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<?xml:namespace prefix = st1 ns = "urn:schemas-microsoft-com:office:smarttags" />Washington, D.C., March 9, 2004—Competitive Enterprise Institute Senior Policy Analyst Solveig Singleton is urging members of a Senate antitrust panel not to mistake a recent General Accounting Office report as a call for greater telecom regulation. In an open letter released today, Singleton advises the members of the Judiciary Committee’s Subcommittee on Antitrust, Competition Policy and Consumer Rights to recognize the limited scope of the GAO study and the long term benefits of an unrestricted market.
The GAO’s January 2004 study on competition in broadband cable television networks, “Wire-Based Competition Benefits Consumers in Selected Markets,” found generally lower prices in the six markets it studied with broadband overbuilds. It further noted that broadband over-builders reported several obstacles in entering the market, including local franchise and construction permit requirements and problems getting access to programming. Those inclined to support re-regulation of cable might argue that this supports a) some form of price regulation of cable in general or b) further program access requirements. This, however, would be an error.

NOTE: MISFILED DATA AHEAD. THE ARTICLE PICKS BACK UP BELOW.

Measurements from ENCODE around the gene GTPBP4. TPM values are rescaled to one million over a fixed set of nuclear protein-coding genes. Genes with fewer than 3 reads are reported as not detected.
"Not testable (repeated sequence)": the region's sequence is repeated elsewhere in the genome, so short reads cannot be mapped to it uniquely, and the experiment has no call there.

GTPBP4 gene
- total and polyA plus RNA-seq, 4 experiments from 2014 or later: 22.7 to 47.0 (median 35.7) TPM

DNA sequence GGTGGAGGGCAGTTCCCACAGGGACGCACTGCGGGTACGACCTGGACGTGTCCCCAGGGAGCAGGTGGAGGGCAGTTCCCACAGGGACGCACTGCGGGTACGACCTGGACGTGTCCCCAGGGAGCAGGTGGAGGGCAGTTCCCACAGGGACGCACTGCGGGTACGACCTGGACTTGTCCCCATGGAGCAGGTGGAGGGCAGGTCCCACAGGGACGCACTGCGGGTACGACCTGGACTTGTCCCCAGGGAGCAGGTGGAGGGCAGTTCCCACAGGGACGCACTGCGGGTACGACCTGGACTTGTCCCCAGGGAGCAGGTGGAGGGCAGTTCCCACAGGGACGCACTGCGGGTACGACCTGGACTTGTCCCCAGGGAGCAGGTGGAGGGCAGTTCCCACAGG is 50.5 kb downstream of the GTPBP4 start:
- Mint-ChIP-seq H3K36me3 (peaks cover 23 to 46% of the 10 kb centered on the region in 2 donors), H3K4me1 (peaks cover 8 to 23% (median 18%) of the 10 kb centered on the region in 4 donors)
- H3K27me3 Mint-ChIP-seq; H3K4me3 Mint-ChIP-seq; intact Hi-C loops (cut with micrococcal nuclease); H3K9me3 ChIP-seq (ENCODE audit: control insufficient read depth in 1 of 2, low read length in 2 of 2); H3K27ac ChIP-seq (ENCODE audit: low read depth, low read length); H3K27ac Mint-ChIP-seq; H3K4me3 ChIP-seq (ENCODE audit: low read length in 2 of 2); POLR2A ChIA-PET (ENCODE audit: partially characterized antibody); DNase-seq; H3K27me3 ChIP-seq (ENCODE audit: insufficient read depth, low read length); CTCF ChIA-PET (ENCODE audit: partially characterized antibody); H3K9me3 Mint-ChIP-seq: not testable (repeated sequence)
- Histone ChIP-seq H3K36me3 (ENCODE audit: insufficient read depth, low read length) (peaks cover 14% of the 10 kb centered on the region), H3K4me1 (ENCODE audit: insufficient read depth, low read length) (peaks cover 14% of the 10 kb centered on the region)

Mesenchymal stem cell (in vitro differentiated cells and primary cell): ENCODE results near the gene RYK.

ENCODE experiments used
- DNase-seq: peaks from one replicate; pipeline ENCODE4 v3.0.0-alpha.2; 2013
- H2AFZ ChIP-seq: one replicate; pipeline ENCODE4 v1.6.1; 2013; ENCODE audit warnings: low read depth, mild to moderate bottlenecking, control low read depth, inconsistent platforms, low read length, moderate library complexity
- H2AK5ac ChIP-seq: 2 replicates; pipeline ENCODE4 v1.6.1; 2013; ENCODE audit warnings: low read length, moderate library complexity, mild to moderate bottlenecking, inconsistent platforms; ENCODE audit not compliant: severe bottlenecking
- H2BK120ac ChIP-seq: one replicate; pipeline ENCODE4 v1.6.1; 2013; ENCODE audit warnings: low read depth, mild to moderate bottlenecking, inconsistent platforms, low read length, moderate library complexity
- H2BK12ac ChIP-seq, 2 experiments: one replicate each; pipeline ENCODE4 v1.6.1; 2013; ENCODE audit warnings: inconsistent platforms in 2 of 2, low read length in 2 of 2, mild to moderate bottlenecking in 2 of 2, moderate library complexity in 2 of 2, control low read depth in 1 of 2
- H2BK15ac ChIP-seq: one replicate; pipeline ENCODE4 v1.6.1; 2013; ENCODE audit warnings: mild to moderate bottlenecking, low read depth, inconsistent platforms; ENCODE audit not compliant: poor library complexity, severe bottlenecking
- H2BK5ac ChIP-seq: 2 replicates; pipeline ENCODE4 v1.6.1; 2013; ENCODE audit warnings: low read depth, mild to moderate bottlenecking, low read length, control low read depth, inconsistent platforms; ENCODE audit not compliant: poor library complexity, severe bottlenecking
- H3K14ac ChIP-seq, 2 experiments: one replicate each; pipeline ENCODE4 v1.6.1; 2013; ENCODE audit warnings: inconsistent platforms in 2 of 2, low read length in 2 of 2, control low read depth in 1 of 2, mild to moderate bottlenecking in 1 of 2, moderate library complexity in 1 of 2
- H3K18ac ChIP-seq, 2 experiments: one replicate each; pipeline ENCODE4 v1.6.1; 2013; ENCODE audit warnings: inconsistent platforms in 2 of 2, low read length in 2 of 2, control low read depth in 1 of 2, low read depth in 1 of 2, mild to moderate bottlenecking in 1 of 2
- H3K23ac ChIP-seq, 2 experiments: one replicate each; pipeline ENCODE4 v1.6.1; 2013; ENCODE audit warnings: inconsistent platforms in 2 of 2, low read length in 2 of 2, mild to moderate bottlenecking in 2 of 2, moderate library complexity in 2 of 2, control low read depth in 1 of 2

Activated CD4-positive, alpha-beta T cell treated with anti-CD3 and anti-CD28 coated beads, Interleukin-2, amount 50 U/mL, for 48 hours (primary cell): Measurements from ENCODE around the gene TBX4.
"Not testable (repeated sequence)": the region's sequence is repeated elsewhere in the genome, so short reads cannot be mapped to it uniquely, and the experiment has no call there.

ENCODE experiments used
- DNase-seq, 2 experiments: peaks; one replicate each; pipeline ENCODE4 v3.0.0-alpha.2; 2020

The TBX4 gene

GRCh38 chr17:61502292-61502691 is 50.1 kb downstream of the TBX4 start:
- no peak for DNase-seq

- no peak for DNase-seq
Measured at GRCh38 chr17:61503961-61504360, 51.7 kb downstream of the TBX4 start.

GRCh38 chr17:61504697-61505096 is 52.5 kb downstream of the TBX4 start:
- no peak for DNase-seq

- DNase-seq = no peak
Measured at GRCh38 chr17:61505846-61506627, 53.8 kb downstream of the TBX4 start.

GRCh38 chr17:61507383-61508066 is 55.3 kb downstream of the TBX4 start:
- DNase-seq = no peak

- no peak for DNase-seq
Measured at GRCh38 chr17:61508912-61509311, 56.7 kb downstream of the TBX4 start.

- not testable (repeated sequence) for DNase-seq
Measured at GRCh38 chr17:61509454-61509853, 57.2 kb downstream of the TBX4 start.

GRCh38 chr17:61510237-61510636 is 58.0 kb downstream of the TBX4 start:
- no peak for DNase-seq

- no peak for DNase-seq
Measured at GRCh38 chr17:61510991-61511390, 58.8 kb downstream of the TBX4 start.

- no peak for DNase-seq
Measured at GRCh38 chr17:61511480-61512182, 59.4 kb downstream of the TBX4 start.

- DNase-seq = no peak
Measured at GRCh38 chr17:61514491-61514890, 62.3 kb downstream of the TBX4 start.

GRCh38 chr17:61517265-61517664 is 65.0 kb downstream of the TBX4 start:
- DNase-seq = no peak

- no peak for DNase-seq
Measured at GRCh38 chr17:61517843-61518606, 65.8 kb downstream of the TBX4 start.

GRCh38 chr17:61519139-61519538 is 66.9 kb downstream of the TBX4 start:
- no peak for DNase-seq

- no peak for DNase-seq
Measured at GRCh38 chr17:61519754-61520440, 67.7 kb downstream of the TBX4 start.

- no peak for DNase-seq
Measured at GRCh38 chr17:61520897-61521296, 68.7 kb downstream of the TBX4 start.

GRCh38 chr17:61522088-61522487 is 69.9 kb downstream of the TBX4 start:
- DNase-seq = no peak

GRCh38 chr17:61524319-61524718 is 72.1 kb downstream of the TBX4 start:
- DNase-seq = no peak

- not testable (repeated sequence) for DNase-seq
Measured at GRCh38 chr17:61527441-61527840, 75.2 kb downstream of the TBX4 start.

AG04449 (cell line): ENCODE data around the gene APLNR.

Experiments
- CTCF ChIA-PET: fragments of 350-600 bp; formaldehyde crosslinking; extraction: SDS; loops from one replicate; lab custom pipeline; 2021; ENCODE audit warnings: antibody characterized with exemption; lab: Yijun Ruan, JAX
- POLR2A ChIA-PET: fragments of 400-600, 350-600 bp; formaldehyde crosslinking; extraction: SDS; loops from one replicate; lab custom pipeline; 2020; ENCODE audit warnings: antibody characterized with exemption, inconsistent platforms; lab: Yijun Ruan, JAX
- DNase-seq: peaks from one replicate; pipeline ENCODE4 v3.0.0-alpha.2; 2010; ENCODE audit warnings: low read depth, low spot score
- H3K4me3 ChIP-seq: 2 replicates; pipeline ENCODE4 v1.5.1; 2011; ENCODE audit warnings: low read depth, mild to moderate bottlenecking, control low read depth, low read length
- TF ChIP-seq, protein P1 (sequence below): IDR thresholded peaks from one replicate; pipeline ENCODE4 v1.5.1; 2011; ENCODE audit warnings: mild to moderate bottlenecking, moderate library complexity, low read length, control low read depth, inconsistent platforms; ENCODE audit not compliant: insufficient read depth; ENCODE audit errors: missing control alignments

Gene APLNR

“While an interesting case study (as it was intended), the GAO report is too limited in scale and scope to offer a standard of what cable competition ought to look like or what cable prices ‘ought’ to be,” wrote Singleton. “Competition is a long-run process, not a static state of affairs. … Likewise, the GAO report’s focus on trees might lead lawmakers to miss the forest. As the FCC has found, there’s good news in video competition lately.”